JNC Healthcare Compliance Group

JNC Healthcare Compliance Group JNC Healthcare Compliance Group provides healthcare advisory services to small and medium-sized medical, dental, and behavioral health practices nationwide.
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JNC Healthcare Compliance Group provides healthcare advisory services to small and medium-sized medical, dental, and behavioral practices. Our services include implementation of billing/coding audits, compliance and practice standards, education, and training for all staff. Collectively, the team has over 20 years experience working for reputable healthcare organizations. Our advisors and auditors

JNC Healthcare Compliance Group provides healthcare advisory services to small and medium-sized medical, dental, and behavioral practices. Our services include implementation of billing/coding audits, compliance and practice standards, education, and training for all staff. Collectively, the team has over 20 years experience working for reputable healthcare organizations. Our advisors and auditors

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JNC Healthcare Compliance Group
07/03/2020

JNC Healthcare Compliance Group

JNC Healthcare Compliance Group's cover photo
05/03/2020

JNC Healthcare Compliance Group's cover photo

Tip: Evaluate CMS’s new enforcement authorities to reduce fraudulent behavior.On Sept 5, 2019, CMS announced new enforce...
09/16/2019

Tip: Evaluate CMS’s new enforcement authorities to reduce fraudulent behavior.

On Sept 5, 2019, CMS announced new enforcement authorities to reduce fraud within Medicare, Medicaid, and CHIP.

The new authorities and restrictions will be effective by November 4, 2019, in which CMS can revoke or deny the enrollment application due to the following:

• A provider or supplier circumvents program rules by coming back into the program, or attempting to come back in, under a different name (e.g., the provider attempts to “reinvent” itself);
• A provider or supplier bills for services/items from non-compliant locations.

To review the other two restrictions and tip, click “Compliance Tips & Resources” in the bio/about link!

P.S. Don’t forget to hit the save button, tag a colleague, book a free appointment, or grab our compliance kit (see bio/about)! Our 2019 motto: It’s time to enact!

Tip: Enforce disciplinary standards through well-publicized guidelines.In element six, we discussed promoting open lines...
08/12/2019

Tip: Enforce disciplinary standards through well-publicized guidelines.

In element six, we discussed promoting open lines of communication, which is part of the 7 Elements of an Effective Compliance Program. However, we end this series by advising you to enforce disciplinary standards and well-publicized guidelines within your practice.

Every practice must promote credibility and integrity within their compliance program, which should come in the form of a written statement that is visible and explained thoroughly to your staff.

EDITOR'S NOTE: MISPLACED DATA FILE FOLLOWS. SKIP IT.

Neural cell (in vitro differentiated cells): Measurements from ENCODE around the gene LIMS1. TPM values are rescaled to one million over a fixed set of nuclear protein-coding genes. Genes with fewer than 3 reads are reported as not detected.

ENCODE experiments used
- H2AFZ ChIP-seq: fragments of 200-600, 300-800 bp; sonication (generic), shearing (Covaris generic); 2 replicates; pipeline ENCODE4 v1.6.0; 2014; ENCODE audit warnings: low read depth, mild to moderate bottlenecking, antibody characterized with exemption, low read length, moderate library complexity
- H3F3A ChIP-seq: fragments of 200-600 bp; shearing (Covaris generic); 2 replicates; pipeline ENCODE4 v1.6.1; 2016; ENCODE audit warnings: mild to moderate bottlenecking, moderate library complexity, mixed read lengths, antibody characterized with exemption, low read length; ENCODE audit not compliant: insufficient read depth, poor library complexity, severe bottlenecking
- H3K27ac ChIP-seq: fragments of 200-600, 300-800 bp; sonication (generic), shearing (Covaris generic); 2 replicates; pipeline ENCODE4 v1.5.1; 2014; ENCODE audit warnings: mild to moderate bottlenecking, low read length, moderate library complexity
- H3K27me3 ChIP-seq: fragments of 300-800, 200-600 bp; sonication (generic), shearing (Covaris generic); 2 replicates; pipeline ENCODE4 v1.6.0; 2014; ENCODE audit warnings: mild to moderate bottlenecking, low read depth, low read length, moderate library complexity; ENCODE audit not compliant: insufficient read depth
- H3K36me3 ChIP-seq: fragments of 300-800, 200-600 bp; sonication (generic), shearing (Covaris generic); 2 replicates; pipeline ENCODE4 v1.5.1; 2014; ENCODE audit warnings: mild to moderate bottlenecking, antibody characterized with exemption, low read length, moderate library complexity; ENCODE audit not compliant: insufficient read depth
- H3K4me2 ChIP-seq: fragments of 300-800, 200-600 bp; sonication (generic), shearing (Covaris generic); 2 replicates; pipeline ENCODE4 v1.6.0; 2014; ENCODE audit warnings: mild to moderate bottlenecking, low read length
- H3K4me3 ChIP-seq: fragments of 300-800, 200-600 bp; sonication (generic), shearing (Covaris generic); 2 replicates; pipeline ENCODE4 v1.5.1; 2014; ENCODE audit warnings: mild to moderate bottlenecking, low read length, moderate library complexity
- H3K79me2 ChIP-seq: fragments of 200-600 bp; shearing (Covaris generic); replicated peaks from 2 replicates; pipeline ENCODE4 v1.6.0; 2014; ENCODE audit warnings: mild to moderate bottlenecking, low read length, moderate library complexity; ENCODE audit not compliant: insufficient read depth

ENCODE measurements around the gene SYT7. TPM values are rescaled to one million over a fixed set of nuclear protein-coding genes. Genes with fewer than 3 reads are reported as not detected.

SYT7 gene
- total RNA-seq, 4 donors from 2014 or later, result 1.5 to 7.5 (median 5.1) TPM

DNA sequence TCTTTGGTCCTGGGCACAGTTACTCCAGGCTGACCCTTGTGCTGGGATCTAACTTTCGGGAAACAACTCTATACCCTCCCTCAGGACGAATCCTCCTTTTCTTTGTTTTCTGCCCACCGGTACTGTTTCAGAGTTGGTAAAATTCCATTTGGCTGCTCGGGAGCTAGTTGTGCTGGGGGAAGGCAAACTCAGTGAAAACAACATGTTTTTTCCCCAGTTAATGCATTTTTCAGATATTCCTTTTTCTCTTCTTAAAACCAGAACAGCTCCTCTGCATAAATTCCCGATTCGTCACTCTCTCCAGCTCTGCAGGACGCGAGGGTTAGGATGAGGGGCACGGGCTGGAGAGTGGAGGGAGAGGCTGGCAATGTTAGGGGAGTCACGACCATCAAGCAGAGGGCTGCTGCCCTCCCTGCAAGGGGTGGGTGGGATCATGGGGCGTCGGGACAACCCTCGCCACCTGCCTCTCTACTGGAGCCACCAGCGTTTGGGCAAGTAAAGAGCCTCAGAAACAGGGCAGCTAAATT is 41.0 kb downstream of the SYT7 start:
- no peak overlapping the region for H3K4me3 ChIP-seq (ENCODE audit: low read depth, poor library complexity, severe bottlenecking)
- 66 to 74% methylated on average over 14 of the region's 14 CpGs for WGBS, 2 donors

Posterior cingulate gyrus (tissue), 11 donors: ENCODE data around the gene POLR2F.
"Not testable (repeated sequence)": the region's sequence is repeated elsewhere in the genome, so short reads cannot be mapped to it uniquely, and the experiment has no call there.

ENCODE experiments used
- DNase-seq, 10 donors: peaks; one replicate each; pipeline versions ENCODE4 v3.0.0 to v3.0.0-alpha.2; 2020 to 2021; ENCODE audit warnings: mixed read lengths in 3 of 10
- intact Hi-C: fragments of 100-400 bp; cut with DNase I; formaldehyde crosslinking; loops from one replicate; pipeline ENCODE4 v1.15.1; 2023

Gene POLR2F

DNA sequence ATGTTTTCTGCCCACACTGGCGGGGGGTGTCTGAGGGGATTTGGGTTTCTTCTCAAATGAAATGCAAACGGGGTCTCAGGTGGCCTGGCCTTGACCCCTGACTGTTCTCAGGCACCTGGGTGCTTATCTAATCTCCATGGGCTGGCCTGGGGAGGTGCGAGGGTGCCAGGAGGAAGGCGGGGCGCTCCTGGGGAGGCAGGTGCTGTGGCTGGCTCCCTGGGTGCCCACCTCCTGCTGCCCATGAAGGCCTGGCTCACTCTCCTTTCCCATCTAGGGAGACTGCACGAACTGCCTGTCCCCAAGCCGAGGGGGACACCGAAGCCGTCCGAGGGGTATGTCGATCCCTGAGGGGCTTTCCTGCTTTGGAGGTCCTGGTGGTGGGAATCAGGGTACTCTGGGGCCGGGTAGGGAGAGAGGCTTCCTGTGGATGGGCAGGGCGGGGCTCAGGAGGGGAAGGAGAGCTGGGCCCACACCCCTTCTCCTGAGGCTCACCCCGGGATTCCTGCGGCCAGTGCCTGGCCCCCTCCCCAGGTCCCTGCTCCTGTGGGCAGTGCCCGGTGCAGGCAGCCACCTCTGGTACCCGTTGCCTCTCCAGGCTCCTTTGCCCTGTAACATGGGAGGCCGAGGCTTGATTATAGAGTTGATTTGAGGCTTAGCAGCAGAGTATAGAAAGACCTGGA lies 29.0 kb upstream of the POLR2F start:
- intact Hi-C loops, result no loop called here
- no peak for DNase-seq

To review the rest of the tip, click “Compliance Tips & Resources” in the bio/about link!

P.S. Don’t forget to hit the save button, tag a colleague, book a free appointment, or grab our compliance kit (see bio/about)! Our 2019 motto: It’s time to enact!

Tip: Develop open lines of communication. Open communication between staff, patients, and patients’ family is essential ...
08/07/2019

Tip: Develop open lines of communication.

Open communication between staff, patients, and patients’ family is essential when building an effective compliance program.

Did you know communication failures account for 30% of the malpractice cases? Per CRICO Strategies, this is equivalent to nearly 2,000 patient deaths that can be avoided if medical staff improved their communication.

As management, you can avoid this by enacting the sixth element of the 7 Elements of an Effective Compliance Program, which is developing open lines of communication.

This includes publicizing your “open door” policy through meetings, email, bulletin boards, brochures, etc. Also, you must assign specialized staff to investigate reported issues, and to talk to your team, without retaliation.

To see various reporting mechanisms, click “Compliance Tips & Resources” in the bio/about link!

P.S. Don’t forget to hit the save button, tag a colleague, book a free appointment, or grab our compliance kit (see bio/about)! Our 2019 motto: It’s time to enact!

Tip: Respond appropriately to detected offenses and develop corrective action plans within your practice.As discussed in...
08/05/2019

Tip: Respond appropriately to detected offenses and develop corrective action plans within your practice.

As discussed in our previous tip, we shared the 7 Elements of an Effective Compliance Program. Our focus has shifted to the fifth element, which is responding appropriately to detected offenses and developing corrective action plans are critical.

When a compliance incident occurs, the first step is to ensure the compliance officer or designated employee(s) review the allegation to determine whether it is a violation and/or if corrective action can be pursued.

Always proceed with caution and investigate thoroughly before making any final decisions because it may be a misunderstanding due to unclear rules or guidelines.

To review how to handle internal vs. external warnings, click “Compliance Tips & Resources” in the bio/about link!

P.S. Don’t forget to hit the save button, tag a colleague, book a free appointment, or grab our compliance kit (see bio/about)! Our 2019 motto: It’s time to enact!